Washington Men, Cal Women Capture Rowing Titles

May 18, 2008

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SACRAMENTO, Calif. -- It took the fastest time of the regatta, but in less than six minutes the Washington men's rowing team did something Sunday it hadn't done since 1997.

With its victory in the varsity eight, the Huskies completed their men's sweep of grand finals at the Pac-10 Rowing Championships.

Combined with its with victory in the women's varsity four, Washington claimed five of eight grand finals on the concluding session of the two-day event at the Sacramento State Aquatic Center at Lake Natoma.

With Washington, California and UCLA were the only victorious teams on the regatta's concluding day. The Golden Bears won the remaining three grand finals and the Bruins won all four of the petite finals.Washington claimed the men's title with 72 points, followed by California (62) and Stanford (42), which won as tie-breaker with Oregon State for third based on a higher varsity grand final finish.

California captured the women's team title with 79 points, followed by Stanford (61) and Washington State (59).

Temperatures were a few degrees cooler than the 105 degrees reported Saturday for the Pacific Coast Rowing Championships. But warm weather prevailed, particularly for the concluding prestige events.

The men's varsity eight, the next-to-last grand final, was the closest and fastest race of the competition.

California, which had won seven of the past 10 Pac-10 titles, took an early lead. And Washington, who eventually won its seventh straight race, wasn't at its best.

The Huskies, who claimed their fourth Pac-10 title since 1998, began to steadily make their move in the second half of the 2,000-meter trek. But Washington didn't assume the lead until the final 150 meters and finished in 5 minutes and 51.2 seconds. California was second in 5:53.4, with Stanford third in 5:57.7. Washington's win in the men's freshman novice eight (5:58.6) was the competition's only other sub six-minute time.

'We were tense and a little bit wound up,' said men's coxswain Katelin Snyder. 'I think it's important to be fast event when you're not rowing your best. So I think it's important to win even when you're not rowing at your best.'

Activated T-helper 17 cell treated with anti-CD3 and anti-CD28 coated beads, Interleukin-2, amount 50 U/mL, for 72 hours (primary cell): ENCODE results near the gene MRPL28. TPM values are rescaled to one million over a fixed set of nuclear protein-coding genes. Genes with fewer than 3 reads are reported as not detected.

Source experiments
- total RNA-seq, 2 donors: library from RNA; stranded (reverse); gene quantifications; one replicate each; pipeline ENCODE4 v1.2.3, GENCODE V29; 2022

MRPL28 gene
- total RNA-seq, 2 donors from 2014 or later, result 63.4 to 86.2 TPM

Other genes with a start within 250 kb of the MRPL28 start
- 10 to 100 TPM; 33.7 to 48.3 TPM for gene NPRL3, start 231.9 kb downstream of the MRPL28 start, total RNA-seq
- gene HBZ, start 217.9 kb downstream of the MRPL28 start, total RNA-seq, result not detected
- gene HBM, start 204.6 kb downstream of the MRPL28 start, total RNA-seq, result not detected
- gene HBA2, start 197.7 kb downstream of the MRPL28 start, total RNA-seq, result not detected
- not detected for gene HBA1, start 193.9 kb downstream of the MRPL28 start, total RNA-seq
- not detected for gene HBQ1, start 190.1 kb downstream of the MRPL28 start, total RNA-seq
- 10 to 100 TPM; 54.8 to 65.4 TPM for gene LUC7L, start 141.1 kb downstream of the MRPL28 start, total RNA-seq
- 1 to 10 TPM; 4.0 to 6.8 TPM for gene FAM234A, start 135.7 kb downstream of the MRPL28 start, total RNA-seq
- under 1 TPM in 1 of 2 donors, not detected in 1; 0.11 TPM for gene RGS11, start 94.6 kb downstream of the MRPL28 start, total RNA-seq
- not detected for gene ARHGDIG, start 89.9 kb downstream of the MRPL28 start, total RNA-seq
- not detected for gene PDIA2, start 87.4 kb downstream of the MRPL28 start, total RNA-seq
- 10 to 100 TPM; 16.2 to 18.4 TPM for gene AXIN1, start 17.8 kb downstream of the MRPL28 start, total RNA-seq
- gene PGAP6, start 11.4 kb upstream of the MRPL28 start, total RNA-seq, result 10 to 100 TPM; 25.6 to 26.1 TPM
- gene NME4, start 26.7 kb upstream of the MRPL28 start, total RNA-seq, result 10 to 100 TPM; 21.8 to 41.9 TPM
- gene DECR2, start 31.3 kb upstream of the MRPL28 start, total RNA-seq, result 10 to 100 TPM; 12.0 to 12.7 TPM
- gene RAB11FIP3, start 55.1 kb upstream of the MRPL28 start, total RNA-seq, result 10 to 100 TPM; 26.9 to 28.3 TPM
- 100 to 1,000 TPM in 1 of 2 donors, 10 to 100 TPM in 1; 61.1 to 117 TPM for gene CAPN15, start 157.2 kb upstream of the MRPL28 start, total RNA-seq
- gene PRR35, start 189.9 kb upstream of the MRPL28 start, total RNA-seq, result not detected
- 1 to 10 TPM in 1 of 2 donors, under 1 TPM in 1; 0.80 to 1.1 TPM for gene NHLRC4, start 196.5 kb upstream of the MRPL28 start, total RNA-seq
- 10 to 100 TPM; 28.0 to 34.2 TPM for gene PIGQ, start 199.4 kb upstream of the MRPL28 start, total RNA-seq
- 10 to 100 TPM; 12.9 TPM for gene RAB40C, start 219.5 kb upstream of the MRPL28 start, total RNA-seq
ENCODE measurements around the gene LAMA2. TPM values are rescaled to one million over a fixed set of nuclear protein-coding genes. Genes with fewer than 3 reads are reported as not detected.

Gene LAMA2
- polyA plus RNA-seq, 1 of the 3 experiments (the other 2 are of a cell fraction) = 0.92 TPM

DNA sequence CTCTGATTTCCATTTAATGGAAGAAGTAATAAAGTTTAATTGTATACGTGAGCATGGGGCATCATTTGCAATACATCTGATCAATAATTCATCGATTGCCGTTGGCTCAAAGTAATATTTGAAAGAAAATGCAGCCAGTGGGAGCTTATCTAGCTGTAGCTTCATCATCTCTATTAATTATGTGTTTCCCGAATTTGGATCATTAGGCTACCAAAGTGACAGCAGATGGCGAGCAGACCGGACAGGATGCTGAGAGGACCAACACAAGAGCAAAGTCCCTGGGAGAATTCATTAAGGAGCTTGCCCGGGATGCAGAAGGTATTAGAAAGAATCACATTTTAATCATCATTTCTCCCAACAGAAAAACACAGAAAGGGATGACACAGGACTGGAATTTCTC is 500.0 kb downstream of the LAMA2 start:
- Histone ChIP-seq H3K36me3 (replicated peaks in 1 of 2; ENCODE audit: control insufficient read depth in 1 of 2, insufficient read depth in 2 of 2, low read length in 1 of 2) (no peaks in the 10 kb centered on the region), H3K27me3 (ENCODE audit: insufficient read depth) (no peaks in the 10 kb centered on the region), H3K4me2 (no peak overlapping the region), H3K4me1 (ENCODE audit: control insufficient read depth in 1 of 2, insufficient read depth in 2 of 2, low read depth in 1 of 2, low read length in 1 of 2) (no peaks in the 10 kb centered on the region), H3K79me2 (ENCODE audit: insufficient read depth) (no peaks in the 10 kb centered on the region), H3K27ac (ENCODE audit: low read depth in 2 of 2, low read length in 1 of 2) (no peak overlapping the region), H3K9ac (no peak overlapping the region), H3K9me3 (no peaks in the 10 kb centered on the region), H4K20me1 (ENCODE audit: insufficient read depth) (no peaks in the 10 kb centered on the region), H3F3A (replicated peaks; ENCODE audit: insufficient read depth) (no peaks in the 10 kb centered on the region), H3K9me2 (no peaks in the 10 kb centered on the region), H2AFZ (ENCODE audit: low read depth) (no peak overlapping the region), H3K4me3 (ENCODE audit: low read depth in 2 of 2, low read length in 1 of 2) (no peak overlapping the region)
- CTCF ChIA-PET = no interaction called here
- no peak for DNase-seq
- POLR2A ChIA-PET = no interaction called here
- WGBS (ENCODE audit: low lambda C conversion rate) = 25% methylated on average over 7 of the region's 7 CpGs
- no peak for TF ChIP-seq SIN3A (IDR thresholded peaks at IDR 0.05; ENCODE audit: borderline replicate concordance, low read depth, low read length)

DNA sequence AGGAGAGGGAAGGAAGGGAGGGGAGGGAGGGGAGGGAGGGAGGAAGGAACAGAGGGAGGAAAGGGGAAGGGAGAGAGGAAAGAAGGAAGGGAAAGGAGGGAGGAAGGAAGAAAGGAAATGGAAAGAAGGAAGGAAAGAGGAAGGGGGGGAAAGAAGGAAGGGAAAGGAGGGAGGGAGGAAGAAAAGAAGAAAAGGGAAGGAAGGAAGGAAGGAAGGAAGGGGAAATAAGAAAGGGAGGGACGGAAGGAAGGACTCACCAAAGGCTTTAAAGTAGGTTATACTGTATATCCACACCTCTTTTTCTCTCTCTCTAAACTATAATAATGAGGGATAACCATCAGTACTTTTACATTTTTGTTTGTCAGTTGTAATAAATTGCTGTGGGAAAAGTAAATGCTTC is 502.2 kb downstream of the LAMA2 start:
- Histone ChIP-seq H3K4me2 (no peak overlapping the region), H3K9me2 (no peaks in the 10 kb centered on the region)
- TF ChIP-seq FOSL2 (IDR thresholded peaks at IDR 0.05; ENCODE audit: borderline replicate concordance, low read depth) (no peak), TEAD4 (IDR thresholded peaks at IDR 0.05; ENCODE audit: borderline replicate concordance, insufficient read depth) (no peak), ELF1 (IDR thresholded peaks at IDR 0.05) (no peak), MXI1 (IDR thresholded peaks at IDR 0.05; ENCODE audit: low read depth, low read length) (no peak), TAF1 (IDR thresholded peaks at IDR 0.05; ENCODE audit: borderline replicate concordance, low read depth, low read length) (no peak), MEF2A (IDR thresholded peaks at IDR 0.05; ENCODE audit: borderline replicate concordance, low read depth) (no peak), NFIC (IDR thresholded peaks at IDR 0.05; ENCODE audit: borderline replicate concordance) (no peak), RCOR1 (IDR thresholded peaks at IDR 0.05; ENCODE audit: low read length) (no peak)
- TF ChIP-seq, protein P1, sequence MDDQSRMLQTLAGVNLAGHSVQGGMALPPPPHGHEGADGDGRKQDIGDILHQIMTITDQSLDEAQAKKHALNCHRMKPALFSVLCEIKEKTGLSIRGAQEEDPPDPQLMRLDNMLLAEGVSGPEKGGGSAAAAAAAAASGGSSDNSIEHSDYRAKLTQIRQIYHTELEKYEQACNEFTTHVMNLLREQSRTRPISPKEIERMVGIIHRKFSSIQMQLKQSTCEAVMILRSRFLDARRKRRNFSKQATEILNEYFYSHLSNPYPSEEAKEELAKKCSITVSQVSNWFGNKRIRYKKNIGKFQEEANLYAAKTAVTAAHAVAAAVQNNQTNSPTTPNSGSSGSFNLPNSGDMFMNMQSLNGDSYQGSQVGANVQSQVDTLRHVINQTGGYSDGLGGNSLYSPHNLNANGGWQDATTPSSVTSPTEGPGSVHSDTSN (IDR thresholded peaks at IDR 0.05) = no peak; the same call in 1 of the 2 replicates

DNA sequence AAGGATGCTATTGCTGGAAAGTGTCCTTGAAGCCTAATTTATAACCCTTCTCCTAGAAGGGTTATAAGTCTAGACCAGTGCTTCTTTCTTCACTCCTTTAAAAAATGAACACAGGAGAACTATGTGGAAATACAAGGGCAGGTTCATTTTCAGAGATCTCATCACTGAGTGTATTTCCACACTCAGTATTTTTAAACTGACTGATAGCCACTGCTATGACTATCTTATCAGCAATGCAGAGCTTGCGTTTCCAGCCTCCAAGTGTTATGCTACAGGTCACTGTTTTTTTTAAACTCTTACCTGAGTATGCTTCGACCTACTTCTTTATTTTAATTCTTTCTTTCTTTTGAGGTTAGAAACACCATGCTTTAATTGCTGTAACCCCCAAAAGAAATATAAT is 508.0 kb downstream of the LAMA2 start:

Washington men's coach Michael Callahan knew a final win would give the Huskies a sweep. But Washington's coaching staff also knew the team wasn't at its best.

'California really put it together,' said Callahan. 'We were tight all week and you could just tell there was a little tightness in the boat. We knew we probably weren't the strongest boat, so we had to figure out how to get it done. Before we went out I said, `You're going to have to use the whole thing (2000 meters) and it's going to be close.'

The Washington women, who last won the Pac-10 title in 2002 at the end of a five-year reign, had a strong start and were solidly in third halfway through their final. But the Huskies faded and finished fifth, about 13 seconds behind favored Cal in 6:49.6.

The Golden Bears, who captured their fourth title in the fast five years, won in 6:38.8, with Stanford second in 6:42.7.

'It's always hard; we expected to go hard and that's what we did,' said Cal sophomore Kirsten Campbell. 'I expect will can now challenge for the NCAAs. We're going to work hard these next two weeks.'

The teams selections for the NCAA women's division I, II and III championships, scheduled May 30-June 1, also at Lake Natoma, will be announced Tuesday.

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